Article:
Abstract: This paper examines the biology and life history of Parnassius clodius Menetries in the Pacific Northwest. Habitats used by the species include subalpine meadows high in the mountains and lowland rain-forests west of the Cascade Range. The primary larval foodplants belong to the genera Dicentra and Corydalis of the family Fumariaceae. Larvae in alpine habitats often display a gray-brown camouflage pattern that blends with the rocks of the habitat. However, larvae in lowland rain-forests display a conspicuous black and yellow-spotted pattern that appears to mimic the warning colors of polydesmid millipedes. Larval development in lowland habitats is completed within a single year, and pupation takes place inside a strong, well-formed silken cocoon. Male butterflies display a "rape" type of mating, with no evidence of courtship behavior or sexual pheromones. Tough, tear-resistant wings and a large female sphragis may be related to this sexual behavior. Parnassius clodius Menetries belongs to a genus that is considered to be relatively primitive within the Papilionidae (Tyler, 1975). These are the only butterflies that have a moth-like pupa enclosed within a silken cocoon. Because of the putatively "primitive" nature of these butterflies, their life history and ecology is of considerable interest. Of the three species of Parnassius found in North America, only P. clodius is uniquely endemic to this continent and is widely distributed in the western mountains from southern Alaska to central California, western Wyoming, and northern Utah (Ferris, 1976). Some details of the life history and ecology of this species are outlined by Edwards (1885), Tyler (1975), and Dornfeld (1980). During the past twenty years, the present authors have studied various aspects of P. clodius biology in Oregon, Washington, and western Wyoming, resulting in much additional information. Ecology and Life History In terms of ecology, P. clodius occupies two distinctly different types of habitat. One consists of open subalpine meadows and rocky slopes above timberline at high elevations in the mountains. We have observed the species in subalpine meadows throughout western Oregon and Washington, and in Yellowstone National Park of Wyoming. We Volume 39, Number 3 157 also observed the species on alpine talus slopes above timberline at Harts Pass, Okanogan County, Washington. However, the most frequent habitat of P. clodius in the Pacific Northwest is the lowland rain-forests extending from the western slope of the Cascade Range west to the Pacific Ocean. Although typically found in moist riparian habitats along forest streams and mountain valleys, the species was formerly found in the Portland and Seattle metropolitan areas and is still quite abundant in the low foothills surrounding the Willamette Valley in Oregon and the Puget Sound trough in Washington. This forest habitat extends from the 4000 ft. (1200 m) elevation down to sea level near the ocean. The primary larval foodplant in these coastal rain-forests is the wild bleeding heart Dicentra formosa Andr., which is very abundant in moist forest habitats along the West Coast. A second probable foodplant is Corydalis scouleri Hook., a relatively uncommon species. We have not yet observed P. clodius larvae on this plant in the field, but they accept it readily in the laboratory. At high elevations in the alpine habitat and east of the Cascades, Dicentra uni flora Kell. is a likely foodplant. This species is a known foodplant of P. clodius in northern California (John F. Emmel, pers. coram.). All of these plants belong to the family Fumariaceae, and it is probable that related species such as Dicentra cucullaria L. and Corydalis aurea Willd. would also provide acceptable food plants. The female butterflies oviposit on and near the Dicentra plants. However, we have also observed females ovipositing on shrubs up to four feet above the Dicentra beds. Evidently a specific chemical emanating from the foodplant is sufficient to induce oviposition anywhere in the general vicinity of the foodplant. The larvae develop within the egg shell but do not emerge from the egg until the following spring. Eggs deposited on shrubs usually reach the Dicentra beds when the shrubs drop their leaves in the fall. Foodplant records such as Viola and Rubus mentioned by Ackery (1975) are almost certainly in error and may be due to this indiscriminate oviposition by the females. Early instar larvae have small tubercles, but later instars are mostly smooth with fine hairs. The larvae stay hidden in debris at the base of the foodplant most of the time. Feeding takes place very rapidly, so the larvae are exposed from cover only briefly. Nevertheless, P. clodius is frequently parasitized by tachinid flies in many localities. Osmeteria are poorly developed in Parnassius larvae and are not as important for defense against predators compared to Papilio larvae. Parnassius clodius larvae display two very distinct color morphs. One form is black with a lateral row of bright yellow spots on each side of the body (Fig. 1). The form of these spots is highly variable. 158 Journal of the Lepidopterists' Society Figs. 1-3. Left (1), larva of P. clodius, black form, Benton Co., Ore. Middle (2), larva of P. phoebus, Yakima Co., Wash. Right (3), larva of P. clodius, gray-brown form, Castle Lake, Siskiyou Co., Calif. Figs. 4-6. Left (4), Harpaphe haydeniana, Polk Co., Ore. Middle (5), open net cocoon and pupa of P. phoebus (behind thick Sedum stems in lower center). Right (6), well-formed cocoon of P. clodius cut open to reveal pupa ready to eclose. ranging from large round spots to long slender bars, or may be divided into several smaller spots. This color pattern is very similar to that of P. phoebus Fabr. (Fig. 2) and the Eurasian P. apollo L. (illustrated by Stanek, 1969). However, P. phoebus differs in having a second, more dorsal row of yellow spots on each side of the body. The second color form in P. clodius is gray-brown or pinkish gray with creamy yellow lateral spots and dorsal rows of narrow chevron markings equivalent to the dorsal row of spots seen in P. phoebus (Fig. 3). In our experience, Volume 39, Number 3 159 Table 1. Sequence of experiment testing the mimicry-model system of Parnassius clodius larvae and the millipede Harpaphe haydeniana as protection against the grasshopper mouse Onychomys leucogaster. 1. Clodius larvae given to mouse—larvae eaten. 2. Millipedes given to mouse—millipedes bitten, producing defense odor detectable to observer, mouse then rejected millipedes. 3. Meal worms given to mouse—worms eaten. 4. Clodius larvae given to mouse—larvae sniffed and rejected. 5. Adult meal worm beetles given to mouse—beetles eaten. 6. Clodius larvae given to mouse—larvae sniffed, handled, finally eaten after long delay. 7. Millipedes given to mouse—millipedes sniffed and rejected. 8. Meal worms given to mouse—worms eaten. the gray-brown form is dominant in alpine populations of P. clodius, for example at Harts Pass in Okanogan County, Washington and at Donner Pass in Nevada County, California. This morph appears to be a camouflage pattern that blends with the rocks in the alpine habitat. By sharp contrast, the black and yellow-spotted form is very conspicuous, is dominant in the lowland rain-forest populations of P. clodius, and appears to mimic the warning colors of polydesmid millipedes such as Harpaphe haydeniana Wood (Fig. 4). These millipedes are very abundant in the moist, riparian habitats used by P. clodius larvae. Some populations of P. clodius are polymorphic for both larval color forms. For example, larvae sent to us by John F. Emmel from Castle Lake in Siskiyou County, California displayed both color forms. Likewise, an adult female butterfly collected at Chinook Pass near Mt. Rainier National Park, Washington produced ten larvae, five of the black form and five of the pinkish gray form. In these, the black larvae retained the narrow yellowish dorsal chevrons of the gray larvae, a trait absent in most lowland black larvae. This ratio between the black and gray forms is suggestive of a simple Mendelian inheritance for these color morphs. However, the chevron markings are apparently controlled by a separate set of gene loci. In 1973, one of the present authors (McCorkle) conducted an experiment to test the predator protection of the mimicry-model system that apparently exists between lowland P. clodius larvae and the millipede Harpaphe haydeniana. Grasshopper mice (Onychomys leucogaster Max.) from eastern Oregon were used as predators in this experiment, since these insectivorous rodents do not occur within the ranges of the butterfly or millipede and would have no prior experience with these arthropods. The sequence of this experiment is shown in Table 1. This experiment appears to demonstrate that the mimicry color pattern of lowland P. clodius larvae can give them a degree of protection 160 Journal of the Lepidopterists' Society against predators, although predators may with sufficient experience learn to distinguish the larvae from millipedes. In nature, however, the millipedes are commonly exposed in the open, while P. clodius larvae are usually hidden and only briefly exposed during feeding. Thus, the mimicry may work quite well in nature, since predators would be expected to have abundant experience with the millipedes and little experience with the larvae. In lowland populations of P. clodius, development is completed in a single year. The larvae emerge from the egg shells during March and start to feed on the young Dicentra plants. Full larval development is reached usually by late April or May, followed by pupal development of several weeks, and adult butterfly emergence in June and July depending upon elevation. The pupa is short and rounded, dark brown in color, and quite similar to a saturniid moth pupa. It is enclosed within a strong, well-formed silken cocoon (Fig. 6). By contrast, the cocoon of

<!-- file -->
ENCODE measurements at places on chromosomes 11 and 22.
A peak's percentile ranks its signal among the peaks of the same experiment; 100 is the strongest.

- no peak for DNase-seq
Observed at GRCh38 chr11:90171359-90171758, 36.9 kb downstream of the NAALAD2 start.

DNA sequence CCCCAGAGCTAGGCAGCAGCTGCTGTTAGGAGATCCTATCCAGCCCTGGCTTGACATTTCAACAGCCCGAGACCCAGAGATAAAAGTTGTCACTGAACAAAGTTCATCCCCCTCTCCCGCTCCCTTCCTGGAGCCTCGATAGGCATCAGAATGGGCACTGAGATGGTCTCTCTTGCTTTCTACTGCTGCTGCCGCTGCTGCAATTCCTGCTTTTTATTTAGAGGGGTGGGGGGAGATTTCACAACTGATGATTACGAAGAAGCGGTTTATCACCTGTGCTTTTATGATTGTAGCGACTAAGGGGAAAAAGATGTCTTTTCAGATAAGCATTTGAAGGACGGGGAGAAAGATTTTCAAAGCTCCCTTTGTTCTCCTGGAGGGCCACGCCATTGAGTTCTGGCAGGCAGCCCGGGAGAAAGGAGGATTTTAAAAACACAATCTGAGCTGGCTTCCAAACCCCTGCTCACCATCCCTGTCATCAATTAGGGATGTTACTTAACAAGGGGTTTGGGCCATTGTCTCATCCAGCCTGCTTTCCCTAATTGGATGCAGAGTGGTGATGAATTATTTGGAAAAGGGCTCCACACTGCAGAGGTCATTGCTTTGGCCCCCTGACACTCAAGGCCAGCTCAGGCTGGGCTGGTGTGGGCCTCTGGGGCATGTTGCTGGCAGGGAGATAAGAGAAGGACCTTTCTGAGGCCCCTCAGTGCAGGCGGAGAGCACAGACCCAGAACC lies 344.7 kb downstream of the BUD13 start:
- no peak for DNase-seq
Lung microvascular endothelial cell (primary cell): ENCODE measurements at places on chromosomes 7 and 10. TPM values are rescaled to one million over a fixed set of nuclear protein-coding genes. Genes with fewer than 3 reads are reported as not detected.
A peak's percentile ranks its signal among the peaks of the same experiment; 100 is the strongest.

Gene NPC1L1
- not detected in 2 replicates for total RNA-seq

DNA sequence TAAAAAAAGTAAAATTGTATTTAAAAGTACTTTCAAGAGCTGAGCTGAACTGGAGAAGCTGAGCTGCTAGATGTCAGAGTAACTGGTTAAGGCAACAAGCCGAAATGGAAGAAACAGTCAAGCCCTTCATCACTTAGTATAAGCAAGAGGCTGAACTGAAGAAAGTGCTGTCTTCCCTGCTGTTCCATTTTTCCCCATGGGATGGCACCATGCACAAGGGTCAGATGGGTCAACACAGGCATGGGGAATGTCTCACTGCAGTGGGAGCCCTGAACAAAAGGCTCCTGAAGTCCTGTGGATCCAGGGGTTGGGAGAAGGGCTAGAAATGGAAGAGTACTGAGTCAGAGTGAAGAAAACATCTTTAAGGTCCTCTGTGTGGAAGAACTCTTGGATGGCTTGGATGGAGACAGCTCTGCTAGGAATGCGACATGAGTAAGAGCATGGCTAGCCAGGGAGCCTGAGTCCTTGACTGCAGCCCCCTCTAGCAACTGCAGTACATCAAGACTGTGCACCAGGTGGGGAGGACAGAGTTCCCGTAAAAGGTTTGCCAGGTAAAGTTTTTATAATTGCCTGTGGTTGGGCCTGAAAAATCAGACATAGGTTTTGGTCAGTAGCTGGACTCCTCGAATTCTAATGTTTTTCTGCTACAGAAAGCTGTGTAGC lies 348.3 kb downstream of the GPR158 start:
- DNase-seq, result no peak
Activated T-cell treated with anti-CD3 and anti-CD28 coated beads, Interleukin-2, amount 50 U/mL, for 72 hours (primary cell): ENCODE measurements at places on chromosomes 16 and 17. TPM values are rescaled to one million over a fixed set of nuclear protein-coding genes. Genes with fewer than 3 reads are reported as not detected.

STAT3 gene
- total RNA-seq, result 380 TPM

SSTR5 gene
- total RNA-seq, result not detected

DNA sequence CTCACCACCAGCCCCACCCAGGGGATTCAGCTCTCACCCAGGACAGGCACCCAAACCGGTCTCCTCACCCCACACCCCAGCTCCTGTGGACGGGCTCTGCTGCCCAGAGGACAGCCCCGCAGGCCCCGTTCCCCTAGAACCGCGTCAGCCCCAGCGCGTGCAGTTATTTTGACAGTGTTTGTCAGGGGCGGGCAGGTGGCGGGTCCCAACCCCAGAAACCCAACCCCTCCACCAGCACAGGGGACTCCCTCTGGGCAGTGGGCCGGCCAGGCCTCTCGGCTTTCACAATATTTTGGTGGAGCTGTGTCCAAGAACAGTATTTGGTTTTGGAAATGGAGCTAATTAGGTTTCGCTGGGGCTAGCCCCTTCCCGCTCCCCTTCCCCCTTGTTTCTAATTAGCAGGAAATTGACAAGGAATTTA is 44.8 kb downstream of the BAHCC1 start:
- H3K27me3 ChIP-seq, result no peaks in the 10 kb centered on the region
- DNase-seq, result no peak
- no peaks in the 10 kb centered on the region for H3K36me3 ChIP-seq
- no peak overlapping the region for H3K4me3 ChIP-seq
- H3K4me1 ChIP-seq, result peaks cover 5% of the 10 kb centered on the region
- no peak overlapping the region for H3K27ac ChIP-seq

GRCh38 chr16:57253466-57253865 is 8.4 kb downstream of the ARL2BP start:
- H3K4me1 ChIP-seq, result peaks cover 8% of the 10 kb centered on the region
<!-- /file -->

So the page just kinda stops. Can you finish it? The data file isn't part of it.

8 citations